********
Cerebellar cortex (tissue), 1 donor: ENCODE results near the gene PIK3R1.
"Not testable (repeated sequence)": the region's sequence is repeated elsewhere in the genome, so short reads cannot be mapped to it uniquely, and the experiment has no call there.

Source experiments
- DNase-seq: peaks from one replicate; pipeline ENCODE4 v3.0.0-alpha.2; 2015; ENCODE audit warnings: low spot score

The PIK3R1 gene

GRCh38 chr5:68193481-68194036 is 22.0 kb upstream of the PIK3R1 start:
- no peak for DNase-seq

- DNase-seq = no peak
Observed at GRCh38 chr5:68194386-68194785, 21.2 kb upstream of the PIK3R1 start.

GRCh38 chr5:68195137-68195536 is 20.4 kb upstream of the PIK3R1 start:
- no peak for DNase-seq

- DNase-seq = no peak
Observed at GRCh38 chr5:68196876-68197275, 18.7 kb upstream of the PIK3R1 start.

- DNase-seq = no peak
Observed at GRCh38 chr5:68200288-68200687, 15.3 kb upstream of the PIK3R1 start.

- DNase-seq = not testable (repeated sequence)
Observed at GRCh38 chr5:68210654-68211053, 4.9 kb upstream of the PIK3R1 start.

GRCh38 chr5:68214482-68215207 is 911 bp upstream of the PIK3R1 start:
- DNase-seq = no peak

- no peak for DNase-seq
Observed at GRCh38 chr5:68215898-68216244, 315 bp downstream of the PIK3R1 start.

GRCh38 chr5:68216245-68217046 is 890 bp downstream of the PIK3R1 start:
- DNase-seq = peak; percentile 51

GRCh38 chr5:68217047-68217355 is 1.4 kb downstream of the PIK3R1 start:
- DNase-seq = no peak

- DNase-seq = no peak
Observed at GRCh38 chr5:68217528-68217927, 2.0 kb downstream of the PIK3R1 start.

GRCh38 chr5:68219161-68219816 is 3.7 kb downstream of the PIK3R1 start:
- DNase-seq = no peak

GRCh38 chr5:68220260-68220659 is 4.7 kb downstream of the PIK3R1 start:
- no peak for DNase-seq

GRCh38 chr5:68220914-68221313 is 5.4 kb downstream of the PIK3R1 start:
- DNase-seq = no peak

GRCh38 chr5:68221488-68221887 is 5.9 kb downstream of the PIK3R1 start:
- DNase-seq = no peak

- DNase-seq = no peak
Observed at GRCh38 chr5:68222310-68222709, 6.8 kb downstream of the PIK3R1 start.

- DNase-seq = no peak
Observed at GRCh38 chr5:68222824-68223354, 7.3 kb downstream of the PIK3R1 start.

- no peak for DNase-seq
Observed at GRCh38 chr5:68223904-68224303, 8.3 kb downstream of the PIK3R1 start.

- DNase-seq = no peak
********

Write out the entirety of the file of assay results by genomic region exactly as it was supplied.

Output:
Cerebellar cortex (tissue), 1 donor: ENCODE results near the gene PIK3R1.
"Not testable (repeated sequence)": the region's sequence is repeated elsewhere in the genome, so short reads cannot be mapped to it uniquely, and the experiment has no call there.

Source experiments
- DNase-seq: peaks from one replicate; pipeline ENCODE4 v3.0.0-alpha.2; 2015; ENCODE audit warnings: low spot score

The PIK3R1 gene

GRCh38 chr5:68193481-68194036 is 22.0 kb upstream of the PIK3R1 start:
- no peak for DNase-seq

- DNase-seq = no peak
Observed at GRCh38 chr5:68194386-68194785, 21.2 kb upstream of the PIK3R1 start.

GRCh38 chr5:68195137-68195536 is 20.4 kb upstream of the PIK3R1 start:
- no peak for DNase-seq

- DNase-seq = no peak
Observed at GRCh38 chr5:68196876-68197275, 18.7 kb upstream of the PIK3R1 start.

- DNase-seq = no peak
Observed at GRCh38 chr5:68200288-68200687, 15.3 kb upstream of the PIK3R1 start.

- DNase-seq = not testable (repeated sequence)
Observed at GRCh38 chr5:68210654-68211053, 4.9 kb upstream of the PIK3R1 start.

GRCh38 chr5:68214482-68215207 is 911 bp upstream of the PIK3R1 start:
- DNase-seq = no peak

- no peak for DNase-seq
Observed at GRCh38 chr5:68215898-68216244, 315 bp downstream of the PIK3R1 start.

GRCh38 chr5:68216245-68217046 is 890 bp downstream of the PIK3R1 start:
- DNase-seq = peak; percentile 51

GRCh38 chr5:68217047-68217355 is 1.4 kb downstream of the PIK3R1 start:
- DNase-seq = no peak

- DNase-seq = no peak
Observed at GRCh38 chr5:68217528-68217927, 2.0 kb downstream of the PIK3R1 start.

GRCh38 chr5:68219161-68219816 is 3.7 kb downstream of the PIK3R1 start:
- DNase-seq = no peak

GRCh38 chr5:68220260-68220659 is 4.7 kb downstream of the PIK3R1 start:
- no peak for DNase-seq

GRCh38 chr5:68220914-68221313 is 5.4 kb downstream of the PIK3R1 start:
- DNase-seq = no peak

GRCh38 chr5:68221488-68221887 is 5.9 kb downstream of the PIK3R1 start:
- DNase-seq = no peak

- DNase-seq = no peak
Observed at GRCh38 chr5:68222310-68222709, 6.8 kb downstream of the PIK3R1 start.

- DNase-seq = no peak
Observed at GRCh38 chr5:68222824-68223354, 7.3 kb downstream of the PIK3R1 start.

- no peak for DNase-seq
Observed at GRCh38 chr5:68223904-68224303, 8.3 kb downstream of the PIK3R1 start.

- DNase-seq = no peak